Alone upon the threshold of my door
Of individual life, I shall command
The uses of my soul, nor lift my hand
Serenely in the sunshine as before,
Without the sense of that which I forebore---
Thy touch upon the palm. The widest land
Doom takes to part us, leaves thy heart in mine
With pulses that beat double. What I do
And what I dream include thee, as the wine
Must taste of its own grapes. And when I sue
God for myself, He hears that name of thine,
And sees within my eyes the tears of two.
Once again, one is left almost breathless with the depth of feeling exposed here.  The circuit of their love and relationship is once again opened--the approach/avoidance encouraged by Robert on the one hand and her father on the other leave Elizabeth torn.  Here, she turns away again and makes a prophetic statement that turns out to be true: "Yet I…

More and More on Ulysses

Nice to See Ngaio Back in Circulation

A review of Black as He's Painted

Ngaio Marsh isn't my very favorite of the Golden Age writers, there's something in her prose that often derails me.  But she is unquestionably very, very fine, and very produces very enjoyable and often quite humorous stories.  Too much neglected, too much in the shadow of Dame Agatha, she deserves a lasting revival.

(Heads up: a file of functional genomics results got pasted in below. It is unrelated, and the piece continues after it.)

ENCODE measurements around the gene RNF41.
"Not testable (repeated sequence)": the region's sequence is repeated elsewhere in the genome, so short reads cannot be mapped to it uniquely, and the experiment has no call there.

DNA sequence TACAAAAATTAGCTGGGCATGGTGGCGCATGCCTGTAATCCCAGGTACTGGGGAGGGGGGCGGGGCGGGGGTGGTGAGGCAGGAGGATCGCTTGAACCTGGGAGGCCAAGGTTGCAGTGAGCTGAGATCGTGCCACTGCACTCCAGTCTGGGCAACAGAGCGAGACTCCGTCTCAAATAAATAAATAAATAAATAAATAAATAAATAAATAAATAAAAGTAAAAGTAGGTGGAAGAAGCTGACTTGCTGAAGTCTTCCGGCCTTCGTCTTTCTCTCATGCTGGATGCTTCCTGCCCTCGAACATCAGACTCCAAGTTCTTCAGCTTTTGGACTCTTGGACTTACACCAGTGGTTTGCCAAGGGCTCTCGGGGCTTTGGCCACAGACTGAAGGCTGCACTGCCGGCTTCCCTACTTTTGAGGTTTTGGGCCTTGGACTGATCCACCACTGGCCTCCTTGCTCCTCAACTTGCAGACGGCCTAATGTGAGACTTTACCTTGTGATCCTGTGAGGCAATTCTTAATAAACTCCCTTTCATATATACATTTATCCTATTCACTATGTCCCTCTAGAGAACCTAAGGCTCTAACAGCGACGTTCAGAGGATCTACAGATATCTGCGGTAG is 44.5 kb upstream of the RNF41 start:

Competition for a Limited Share or Market Expansion?

Another Poem at UD

Mark Strand--"My Mother on an Evening in Late Summer" Poem and Part I of discussion
Part II of discussion

With the usual helpful analysis one has come to expect from these all-too-rare excursions into the literary world.  I would wish for more from UD in this direction, but then I would not have so much of what is normally done, and that would be a shame as well.

And as we're on the subject of summer--I'll post the perennial reminder:

Original Middle English

Svmer is icumen in
Lhude sing cuccu!
Groweþ sed and bloweþ med
and springþ þe wde nu.
Sing cuccu!

Awe bleteþ after lomb,
lhouþ after calue cu,
Bulluc sterteþ, bucke uerteþ.
Murie sing cuccu!
Cuccu, cuccu,
Wel singes þu cuccu.
ne swik þu nauer nu!
Sing cuccu nu, Sing cuccu!


Translation:
Summer has come in
Loudly sing, cuckoo!
Seeds grow and meadows bloom
and the woods spring anew
Sing cuckoo!

Ewe bleats after lamb,
Calf lows after cow,
Bullock leaps, billygoat farts,
Merrily sing, cuckoo!
Cuckoo, cuckoo!
Well you sing …

Poem of the Week: Thomas Hood

"A Parental Ode to My Son Aged Three Years and Five Months"

An intimate portrait of family life and paternal devotion.

Comencement: Grisham and Kidd

The Sounds and the Smells of Forbidden Japan

from The Thousand Autumns of Jacob de Zoet
David Mitchell